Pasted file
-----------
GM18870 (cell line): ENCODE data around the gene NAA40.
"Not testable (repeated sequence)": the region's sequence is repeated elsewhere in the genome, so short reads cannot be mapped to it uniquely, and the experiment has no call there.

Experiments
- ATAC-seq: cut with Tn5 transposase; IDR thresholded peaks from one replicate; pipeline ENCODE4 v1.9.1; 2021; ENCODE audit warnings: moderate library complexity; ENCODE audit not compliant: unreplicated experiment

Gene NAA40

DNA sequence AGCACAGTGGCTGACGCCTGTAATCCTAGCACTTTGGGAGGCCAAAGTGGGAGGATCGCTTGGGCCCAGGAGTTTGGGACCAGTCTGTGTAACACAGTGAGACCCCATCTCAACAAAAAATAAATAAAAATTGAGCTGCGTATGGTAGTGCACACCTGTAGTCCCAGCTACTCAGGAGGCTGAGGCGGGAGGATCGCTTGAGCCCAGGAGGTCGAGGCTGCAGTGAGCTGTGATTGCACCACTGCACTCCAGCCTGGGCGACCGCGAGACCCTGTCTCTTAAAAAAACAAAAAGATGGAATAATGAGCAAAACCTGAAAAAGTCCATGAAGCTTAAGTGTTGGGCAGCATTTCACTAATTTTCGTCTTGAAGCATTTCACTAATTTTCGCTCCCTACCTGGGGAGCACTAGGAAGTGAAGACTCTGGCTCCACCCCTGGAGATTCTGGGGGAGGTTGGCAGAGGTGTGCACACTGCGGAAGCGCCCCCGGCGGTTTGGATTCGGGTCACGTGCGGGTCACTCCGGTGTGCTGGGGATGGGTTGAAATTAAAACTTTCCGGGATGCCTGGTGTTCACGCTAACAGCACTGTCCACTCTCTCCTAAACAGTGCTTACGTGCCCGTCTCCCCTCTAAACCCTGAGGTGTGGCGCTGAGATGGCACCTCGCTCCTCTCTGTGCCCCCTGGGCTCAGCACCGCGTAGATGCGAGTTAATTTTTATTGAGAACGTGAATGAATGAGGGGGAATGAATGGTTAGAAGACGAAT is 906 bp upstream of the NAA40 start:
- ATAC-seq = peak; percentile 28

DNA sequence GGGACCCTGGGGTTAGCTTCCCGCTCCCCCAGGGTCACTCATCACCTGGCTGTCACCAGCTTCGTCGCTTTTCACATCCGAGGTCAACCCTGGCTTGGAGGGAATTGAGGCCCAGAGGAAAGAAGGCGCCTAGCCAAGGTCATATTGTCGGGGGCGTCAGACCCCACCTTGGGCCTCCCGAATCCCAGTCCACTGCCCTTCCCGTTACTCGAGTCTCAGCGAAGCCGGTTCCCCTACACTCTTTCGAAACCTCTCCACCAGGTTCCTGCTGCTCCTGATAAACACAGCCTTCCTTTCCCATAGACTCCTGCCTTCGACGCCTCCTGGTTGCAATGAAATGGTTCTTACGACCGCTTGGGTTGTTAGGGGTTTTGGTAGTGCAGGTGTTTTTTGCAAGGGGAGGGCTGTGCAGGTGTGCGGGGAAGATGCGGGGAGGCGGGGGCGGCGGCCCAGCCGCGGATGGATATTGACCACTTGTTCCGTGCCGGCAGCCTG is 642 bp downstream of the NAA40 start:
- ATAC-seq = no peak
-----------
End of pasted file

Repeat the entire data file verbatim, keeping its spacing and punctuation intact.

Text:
GM18870 (cell line): ENCODE data around the gene NAA40.
"Not testable (repeated sequence)": the region's sequence is repeated elsewhere in the genome, so short reads cannot be mapped to it uniquely, and the experiment has no call there.

Experiments
- ATAC-seq: cut with Tn5 transposase; IDR thresholded peaks from one replicate; pipeline ENCODE4 v1.9.1; 2021; ENCODE audit warnings: moderate library complexity; ENCODE audit not compliant: unreplicated experiment

Gene NAA40

DNA sequence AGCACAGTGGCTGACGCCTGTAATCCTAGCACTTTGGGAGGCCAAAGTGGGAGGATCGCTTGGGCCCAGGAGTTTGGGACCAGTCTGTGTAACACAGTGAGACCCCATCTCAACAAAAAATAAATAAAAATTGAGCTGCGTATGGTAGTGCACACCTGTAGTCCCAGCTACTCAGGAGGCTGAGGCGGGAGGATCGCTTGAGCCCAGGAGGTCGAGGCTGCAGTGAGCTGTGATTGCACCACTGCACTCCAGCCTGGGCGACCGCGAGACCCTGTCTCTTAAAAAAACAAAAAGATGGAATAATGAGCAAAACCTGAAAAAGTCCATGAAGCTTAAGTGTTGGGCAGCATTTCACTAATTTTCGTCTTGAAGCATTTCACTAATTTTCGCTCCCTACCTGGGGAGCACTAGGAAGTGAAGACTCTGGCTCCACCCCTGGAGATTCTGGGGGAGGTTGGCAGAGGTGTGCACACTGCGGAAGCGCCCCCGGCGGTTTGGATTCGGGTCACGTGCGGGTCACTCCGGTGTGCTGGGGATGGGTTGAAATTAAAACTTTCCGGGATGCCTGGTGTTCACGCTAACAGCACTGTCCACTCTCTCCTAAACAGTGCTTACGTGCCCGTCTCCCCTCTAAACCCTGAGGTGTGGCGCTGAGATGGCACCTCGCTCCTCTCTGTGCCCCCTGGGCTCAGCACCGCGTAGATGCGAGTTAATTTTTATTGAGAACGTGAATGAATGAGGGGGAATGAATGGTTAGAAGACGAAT is 906 bp upstream of the NAA40 start:
- ATAC-seq = peak; percentile 28

DNA sequence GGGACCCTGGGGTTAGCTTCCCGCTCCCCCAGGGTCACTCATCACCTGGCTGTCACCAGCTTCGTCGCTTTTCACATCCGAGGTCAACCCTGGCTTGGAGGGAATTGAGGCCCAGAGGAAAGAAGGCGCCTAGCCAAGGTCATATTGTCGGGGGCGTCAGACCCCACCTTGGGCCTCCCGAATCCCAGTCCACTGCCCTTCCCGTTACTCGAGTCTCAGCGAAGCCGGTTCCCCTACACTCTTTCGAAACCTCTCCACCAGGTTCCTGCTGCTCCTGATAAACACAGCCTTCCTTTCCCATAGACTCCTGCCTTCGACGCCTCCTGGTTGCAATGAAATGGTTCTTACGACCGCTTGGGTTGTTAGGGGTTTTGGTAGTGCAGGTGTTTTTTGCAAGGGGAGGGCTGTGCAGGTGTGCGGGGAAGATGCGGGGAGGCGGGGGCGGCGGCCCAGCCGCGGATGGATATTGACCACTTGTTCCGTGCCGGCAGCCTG is 642 bp downstream of the NAA40 start:
- ATAC-seq = no peak